The Supreme Court’s decision in this matter followed a judgment issued by the Court of Justice of the European Union (as referred by the Dutch court).
The case involved a German national who lived and worked in Germany. Just prior to her relocation to the Netherlands, she purchased a private car with a German registration number.
Following her relocation, the individual continued to work for her German employer and partly used the car for driving between her new place of residence in the Netherlands and her place of employment in Germany. She did not register the car in the Netherlands, and therefore did not pay the BPM. Eventually, a BPM assessment was made against her.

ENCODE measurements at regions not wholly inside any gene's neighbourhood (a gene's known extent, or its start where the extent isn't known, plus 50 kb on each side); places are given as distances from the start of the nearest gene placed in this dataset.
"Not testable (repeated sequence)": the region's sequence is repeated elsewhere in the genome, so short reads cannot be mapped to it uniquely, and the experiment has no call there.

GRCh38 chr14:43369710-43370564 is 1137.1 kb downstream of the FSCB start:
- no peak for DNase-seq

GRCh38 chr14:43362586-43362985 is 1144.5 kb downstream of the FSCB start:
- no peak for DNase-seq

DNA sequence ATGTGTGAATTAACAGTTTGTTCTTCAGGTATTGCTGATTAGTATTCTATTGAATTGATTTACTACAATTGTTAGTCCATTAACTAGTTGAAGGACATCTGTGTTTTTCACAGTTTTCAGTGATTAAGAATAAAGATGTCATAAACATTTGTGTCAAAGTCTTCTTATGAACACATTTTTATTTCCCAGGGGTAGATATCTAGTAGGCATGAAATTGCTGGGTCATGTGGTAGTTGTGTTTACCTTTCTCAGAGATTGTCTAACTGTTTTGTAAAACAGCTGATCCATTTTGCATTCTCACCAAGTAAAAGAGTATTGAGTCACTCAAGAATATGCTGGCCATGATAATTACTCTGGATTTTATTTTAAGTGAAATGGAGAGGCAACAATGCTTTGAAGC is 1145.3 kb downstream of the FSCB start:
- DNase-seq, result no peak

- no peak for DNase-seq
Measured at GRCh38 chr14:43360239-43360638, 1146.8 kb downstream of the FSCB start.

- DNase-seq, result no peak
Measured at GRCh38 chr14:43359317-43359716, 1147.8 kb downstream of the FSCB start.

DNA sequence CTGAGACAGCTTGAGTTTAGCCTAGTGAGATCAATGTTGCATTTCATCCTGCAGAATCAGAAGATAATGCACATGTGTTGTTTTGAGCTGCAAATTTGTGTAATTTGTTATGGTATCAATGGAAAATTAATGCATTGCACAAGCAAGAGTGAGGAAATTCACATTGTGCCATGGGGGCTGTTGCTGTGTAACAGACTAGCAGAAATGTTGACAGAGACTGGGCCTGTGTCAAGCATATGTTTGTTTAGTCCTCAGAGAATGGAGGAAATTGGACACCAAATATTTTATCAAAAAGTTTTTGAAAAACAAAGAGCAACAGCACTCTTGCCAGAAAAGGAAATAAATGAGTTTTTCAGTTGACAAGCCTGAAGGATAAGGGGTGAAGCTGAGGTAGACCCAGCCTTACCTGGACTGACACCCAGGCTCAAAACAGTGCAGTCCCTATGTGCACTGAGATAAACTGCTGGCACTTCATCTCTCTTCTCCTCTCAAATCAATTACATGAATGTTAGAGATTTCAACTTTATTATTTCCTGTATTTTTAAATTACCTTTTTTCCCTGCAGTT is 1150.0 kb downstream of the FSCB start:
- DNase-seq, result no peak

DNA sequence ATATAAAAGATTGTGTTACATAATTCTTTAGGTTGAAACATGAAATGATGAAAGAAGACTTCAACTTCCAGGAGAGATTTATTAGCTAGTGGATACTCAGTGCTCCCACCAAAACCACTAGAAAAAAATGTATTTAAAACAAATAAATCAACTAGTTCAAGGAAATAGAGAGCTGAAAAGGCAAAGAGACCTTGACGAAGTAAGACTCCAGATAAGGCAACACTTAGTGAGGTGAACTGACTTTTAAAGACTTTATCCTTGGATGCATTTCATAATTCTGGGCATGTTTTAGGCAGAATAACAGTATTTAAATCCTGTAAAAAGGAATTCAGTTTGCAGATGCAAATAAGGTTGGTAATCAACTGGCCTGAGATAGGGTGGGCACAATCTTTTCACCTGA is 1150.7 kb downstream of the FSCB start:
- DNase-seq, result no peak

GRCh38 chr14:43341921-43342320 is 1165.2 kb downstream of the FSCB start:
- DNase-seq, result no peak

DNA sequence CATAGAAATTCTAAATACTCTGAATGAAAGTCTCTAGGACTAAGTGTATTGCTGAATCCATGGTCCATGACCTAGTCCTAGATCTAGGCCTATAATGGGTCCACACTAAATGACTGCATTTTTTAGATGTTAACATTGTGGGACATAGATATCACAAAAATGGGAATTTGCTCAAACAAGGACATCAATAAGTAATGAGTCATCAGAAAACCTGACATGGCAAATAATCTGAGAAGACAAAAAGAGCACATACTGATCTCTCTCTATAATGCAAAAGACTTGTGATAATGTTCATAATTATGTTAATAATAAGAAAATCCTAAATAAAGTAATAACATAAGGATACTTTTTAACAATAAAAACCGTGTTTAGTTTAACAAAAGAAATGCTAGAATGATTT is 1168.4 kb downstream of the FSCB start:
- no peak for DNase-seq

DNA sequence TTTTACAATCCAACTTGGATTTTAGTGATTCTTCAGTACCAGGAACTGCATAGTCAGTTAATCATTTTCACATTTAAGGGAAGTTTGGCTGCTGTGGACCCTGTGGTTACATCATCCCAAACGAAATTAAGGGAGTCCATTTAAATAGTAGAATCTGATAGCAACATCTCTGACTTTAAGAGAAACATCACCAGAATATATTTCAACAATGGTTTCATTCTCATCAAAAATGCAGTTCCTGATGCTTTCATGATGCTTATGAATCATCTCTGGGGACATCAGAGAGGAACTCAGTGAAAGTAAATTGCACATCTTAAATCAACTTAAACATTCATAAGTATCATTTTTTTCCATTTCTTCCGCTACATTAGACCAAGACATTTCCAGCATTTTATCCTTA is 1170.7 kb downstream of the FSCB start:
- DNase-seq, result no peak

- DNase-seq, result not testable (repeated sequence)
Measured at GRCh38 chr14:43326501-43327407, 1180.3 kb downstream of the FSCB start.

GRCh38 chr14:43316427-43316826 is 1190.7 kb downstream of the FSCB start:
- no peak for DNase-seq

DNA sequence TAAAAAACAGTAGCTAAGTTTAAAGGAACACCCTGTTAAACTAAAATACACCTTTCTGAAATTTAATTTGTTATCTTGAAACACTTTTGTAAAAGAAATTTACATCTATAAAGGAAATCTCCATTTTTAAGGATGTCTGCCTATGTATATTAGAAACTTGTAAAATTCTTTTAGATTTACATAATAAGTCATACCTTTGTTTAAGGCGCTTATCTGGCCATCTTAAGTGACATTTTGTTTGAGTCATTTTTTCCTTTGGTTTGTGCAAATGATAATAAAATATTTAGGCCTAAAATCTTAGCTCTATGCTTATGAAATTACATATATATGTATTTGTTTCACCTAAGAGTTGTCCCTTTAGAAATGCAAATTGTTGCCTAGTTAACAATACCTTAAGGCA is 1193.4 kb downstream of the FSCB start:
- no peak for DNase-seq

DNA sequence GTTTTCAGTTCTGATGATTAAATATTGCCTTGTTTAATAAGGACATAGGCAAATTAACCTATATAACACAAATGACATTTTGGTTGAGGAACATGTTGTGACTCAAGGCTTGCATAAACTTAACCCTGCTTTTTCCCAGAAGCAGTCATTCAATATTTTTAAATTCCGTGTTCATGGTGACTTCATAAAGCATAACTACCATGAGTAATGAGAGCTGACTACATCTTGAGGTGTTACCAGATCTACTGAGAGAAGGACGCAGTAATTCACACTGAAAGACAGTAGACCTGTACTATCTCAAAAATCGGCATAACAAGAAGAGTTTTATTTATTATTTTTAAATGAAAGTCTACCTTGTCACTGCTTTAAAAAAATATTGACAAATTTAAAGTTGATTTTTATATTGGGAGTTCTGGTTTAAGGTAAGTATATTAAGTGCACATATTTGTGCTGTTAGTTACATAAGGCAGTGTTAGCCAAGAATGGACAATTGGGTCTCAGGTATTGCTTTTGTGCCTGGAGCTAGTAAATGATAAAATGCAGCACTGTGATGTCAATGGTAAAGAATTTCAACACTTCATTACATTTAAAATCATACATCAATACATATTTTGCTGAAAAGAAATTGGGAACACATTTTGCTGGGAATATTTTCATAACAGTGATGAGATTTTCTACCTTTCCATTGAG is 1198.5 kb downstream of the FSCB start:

The case was referred to the CJEU by the Dutch Supreme Court (Haag Rood), and specifically with respect to the following question:
- Whether the BPM levy—as a result of the person’s relocation to the Netherlands from another EU Member State—was contrary to the EU Treaty principles of "the free movement of workers" or "free movement and residence by EU citizens"?
The CJEU concluded that the BPM levy was not contrary to the EU Treaty.
With this answer from the CJEU, the Dutch Supreme Court held that the BPM was correctly rightly payable by the woman, who was now resident in the Netherlands.
Tax professionals note that despite the holding in this case, the BPM law offers various possibilities for an exemption from BPM in cross-border situations--for example, (1) for individuals who already purchase a car six months prior to their relocation to the Netherlands, or (2) for individuals who are residents of the Netherlands and provided a car by a foreign employer.
Read a March 2013 report prepared by the KPMG member firm in the Netherlands: Supreme Court: tax still levied on private motor vehicles relocated from another Member State